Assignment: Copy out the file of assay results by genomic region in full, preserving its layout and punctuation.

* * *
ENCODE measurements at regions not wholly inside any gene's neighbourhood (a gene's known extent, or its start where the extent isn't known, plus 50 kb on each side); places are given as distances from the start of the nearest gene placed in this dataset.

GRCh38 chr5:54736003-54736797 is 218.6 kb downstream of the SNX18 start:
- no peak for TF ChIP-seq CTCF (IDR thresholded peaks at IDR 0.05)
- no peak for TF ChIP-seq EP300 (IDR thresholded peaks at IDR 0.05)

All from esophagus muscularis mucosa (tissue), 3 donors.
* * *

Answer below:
ENCODE measurements at regions not wholly inside any gene's neighbourhood (a gene's known extent, or its start where the extent isn't known, plus 50 kb on each side); places are given as distances from the start of the nearest gene placed in this dataset.

GRCh38 chr5:54736003-54736797 is 218.6 kb downstream of the SNX18 start:
- no peak for TF ChIP-seq CTCF (IDR thresholded peaks at IDR 0.05)
- no peak for TF ChIP-seq EP300 (IDR thresholded peaks at IDR 0.05)

All from esophagus muscularis mucosa (tissue), 3 donors.